Can Both Sides of the Drug War Debate be Completely Wrong?

Drug policy academic Mark Kleiman is back with another simultaneous assault on both the drug czar and drug policy reform. I enjoyed Pete Guither’s response.
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Nicotine cigarette regulation and taxation increased use???

Quote from Mark Kleiman: Ethan Nadelmann's op-ed in Friday's Wall Street Journal doesn't admit that "an end to prohibition" means increased availability

Obviously Mark Kleiman has learned nothing over the past ten years because he doesn't want to accept the fact that stricter regulations on marketing and consumption, and more emphasis on education, have greatly reduced demand of nicotine cigarettes, one of the most addictive drugs available on the licit or illicit markets.

Why do people think we can't apply the same pressure to the unregulated marijuana market, which has now become (thanks to tobacco education and regulation) the second most popular drug behind alcohol among kids under 18 in nearly every major city across the US (see CDC Youth Risk Behavior Survey)?

It's amazingly insane that someone like Kleiman can continue to ignore the drug war's greatest success in reducing demand for tobacco while continuing to be anti-govt regulation in saying to parents that their kids are safer with criminals controlling an illicit drug industry of 35 million consumers.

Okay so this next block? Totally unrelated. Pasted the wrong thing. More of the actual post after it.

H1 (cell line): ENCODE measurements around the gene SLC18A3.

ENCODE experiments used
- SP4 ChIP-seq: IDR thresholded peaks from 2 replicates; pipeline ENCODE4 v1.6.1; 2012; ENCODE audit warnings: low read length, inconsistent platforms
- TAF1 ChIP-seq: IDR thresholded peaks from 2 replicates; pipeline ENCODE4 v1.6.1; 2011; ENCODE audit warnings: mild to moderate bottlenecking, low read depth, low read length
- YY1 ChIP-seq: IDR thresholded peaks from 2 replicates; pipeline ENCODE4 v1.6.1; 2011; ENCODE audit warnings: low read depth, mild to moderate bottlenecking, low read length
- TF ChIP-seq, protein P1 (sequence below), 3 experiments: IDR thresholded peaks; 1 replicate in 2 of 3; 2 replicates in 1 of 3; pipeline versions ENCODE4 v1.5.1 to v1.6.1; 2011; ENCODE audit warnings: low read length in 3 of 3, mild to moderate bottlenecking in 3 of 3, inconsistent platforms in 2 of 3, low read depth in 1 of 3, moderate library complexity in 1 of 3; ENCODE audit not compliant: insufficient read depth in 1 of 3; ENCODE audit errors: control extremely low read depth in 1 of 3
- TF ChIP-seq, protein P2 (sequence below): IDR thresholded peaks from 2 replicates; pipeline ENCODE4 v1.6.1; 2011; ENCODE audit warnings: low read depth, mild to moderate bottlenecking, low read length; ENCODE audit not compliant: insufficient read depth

Illegal drugs v legal

People are going to ingest what they want when they want. I is practically guaranteed in the Constitution that is our righ. Prohibiton created organized crime and criminalization created gangs. this is ridiculous. The money spent on fighting this futile war on drugs is obscene. What people do with their own bodies is their own business. The government has done more to create dangerous underground drugs ( crystal meth etc.) than natural drugs (marijuana, etc.) People who want to get off drugs can recieve medical help and will but if it is illegal are made to be afraid of their own doctor. Prohibiton did not work. Drug illigalization is not working. There is a better way but if people are fearful of talking nothing can be accomplished.

Not only that.

Politicians are often in bed with the alcohol companies. In Texas, the legislature voted unanimously for a state law that make it easier for cities to pass initiatives that allow beer and wine sales. Nearly all the state senators takes political contributions from the alcohol industry, while they sustain laws that allow police to arrest 65,000 people each for marijuana offenses.

states in bed with alcohol

In massachusetts you have to buy alcohol from state saction distributors. you can't go to the local liquor store and by anything even if it is cheaper because state law says you must buy from state run distributors regardless of price. This is just wrong.

The Art of the Impossible

Mark Kleiman’s basic argument is reducible to ‘if drugs are legalized, more people will use drugs’.  He apparently hasn’t heard of the forbidden fruit effect.  Truth is, people use drugs even when drugs are illegal; only more so, but less safely.

Mr. Kleiman appears to think it’s possible to change everyone’s concept of what’s right or what’s wrong by enacting and enforcing a few laws.  And he sounds just like the doomsayers who prophesied that ending the Viet Nam War would lead to Thailand and all of Southeast Asia going communist.

It’s all too easy to talk about phantom bogeymen lurking somewhere in the future.  What’s difficult (especially for Kleiman) is to come up with a good drug legalization plan and then do the work that makes it happen.


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